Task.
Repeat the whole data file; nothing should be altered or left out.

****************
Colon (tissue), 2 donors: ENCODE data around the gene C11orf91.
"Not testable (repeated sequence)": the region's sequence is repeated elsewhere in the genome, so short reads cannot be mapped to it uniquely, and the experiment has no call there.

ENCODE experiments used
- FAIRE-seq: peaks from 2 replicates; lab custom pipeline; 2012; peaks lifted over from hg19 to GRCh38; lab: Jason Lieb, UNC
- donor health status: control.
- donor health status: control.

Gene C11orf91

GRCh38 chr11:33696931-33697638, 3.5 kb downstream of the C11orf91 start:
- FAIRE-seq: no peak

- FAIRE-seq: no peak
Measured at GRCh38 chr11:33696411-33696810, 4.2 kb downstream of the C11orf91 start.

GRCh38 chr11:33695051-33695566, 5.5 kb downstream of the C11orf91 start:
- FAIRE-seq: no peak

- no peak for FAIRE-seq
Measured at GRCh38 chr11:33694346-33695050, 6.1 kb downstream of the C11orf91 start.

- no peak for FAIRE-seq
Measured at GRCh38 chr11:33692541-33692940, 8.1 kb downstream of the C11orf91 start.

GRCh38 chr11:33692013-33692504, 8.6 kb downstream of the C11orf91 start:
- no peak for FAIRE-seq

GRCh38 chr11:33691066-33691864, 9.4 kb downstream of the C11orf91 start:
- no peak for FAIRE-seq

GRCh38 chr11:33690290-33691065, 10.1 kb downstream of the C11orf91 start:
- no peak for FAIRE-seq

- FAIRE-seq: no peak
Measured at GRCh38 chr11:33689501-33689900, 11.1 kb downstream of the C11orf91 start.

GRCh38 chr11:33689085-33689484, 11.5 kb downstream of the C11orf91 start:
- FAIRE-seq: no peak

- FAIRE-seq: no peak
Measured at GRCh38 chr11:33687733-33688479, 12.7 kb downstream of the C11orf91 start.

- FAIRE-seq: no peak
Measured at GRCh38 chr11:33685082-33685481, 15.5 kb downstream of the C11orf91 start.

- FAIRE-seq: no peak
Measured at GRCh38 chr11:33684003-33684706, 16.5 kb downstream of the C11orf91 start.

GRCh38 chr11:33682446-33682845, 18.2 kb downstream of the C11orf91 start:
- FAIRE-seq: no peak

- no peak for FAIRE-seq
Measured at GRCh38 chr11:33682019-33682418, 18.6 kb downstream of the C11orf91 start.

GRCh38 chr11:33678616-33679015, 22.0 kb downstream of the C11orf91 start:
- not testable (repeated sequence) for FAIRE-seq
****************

Colon (tissue), 2 donors: ENCODE data around the gene C11orf91.
"Not testable (repeated sequence)": the region's sequence is repeated elsewhere in the genome, so short reads cannot be mapped to it uniquely, and the experiment has no call there.

ENCODE experiments used
- FAIRE-seq: peaks from 2 replicates; lab custom pipeline; 2012; peaks lifted over from hg19 to GRCh38; lab: Jason Lieb, UNC
- donor health status: control.
- donor health status: control.

Gene C11orf91

GRCh38 chr11:33696931-33697638, 3.5 kb downstream of the C11orf91 start:
- FAIRE-seq: no peak

- FAIRE-seq: no peak
Measured at GRCh38 chr11:33696411-33696810, 4.2 kb downstream of the C11orf91 start.

GRCh38 chr11:33695051-33695566, 5.5 kb downstream of the C11orf91 start:
- FAIRE-seq: no peak

- no peak for FAIRE-seq
Measured at GRCh38 chr11:33694346-33695050, 6.1 kb downstream of the C11orf91 start.

- no peak for FAIRE-seq
Measured at GRCh38 chr11:33692541-33692940, 8.1 kb downstream of the C11orf91 start.

GRCh38 chr11:33692013-33692504, 8.6 kb downstream of the C11orf91 start:
- no peak for FAIRE-seq

GRCh38 chr11:33691066-33691864, 9.4 kb downstream of the C11orf91 start:
- no peak for FAIRE-seq

GRCh38 chr11:33690290-33691065, 10.1 kb downstream of the C11orf91 start:
- no peak for FAIRE-seq

- FAIRE-seq: no peak
Measured at GRCh38 chr11:33689501-33689900, 11.1 kb downstream of the C11orf91 start.

GRCh38 chr11:33689085-33689484, 11.5 kb downstream of the C11orf91 start:
- FAIRE-seq: no peak

- FAIRE-seq: no peak
Measured at GRCh38 chr11:33687733-33688479, 12.7 kb downstream of the C11orf91 start.

- FAIRE-seq: no peak
Measured at GRCh38 chr11:33685082-33685481, 15.5 kb downstream of the C11orf91 start.

- FAIRE-seq: no peak
Measured at GRCh38 chr11:33684003-33684706, 16.5 kb downstream of the C11orf91 start.

GRCh38 chr11:33682446-33682845, 18.2 kb downstream of the C11orf91 start:
- FAIRE-seq: no peak

- no peak for FAIRE-seq
Measured at GRCh38 chr11:33682019-33682418, 18.6 kb downstream of the C11orf91 start.

GRCh38 chr11:33678616-33679015, 22.0 kb downstream of the C11orf91 start:
- not testable (repeated sequence) for FAIRE-seq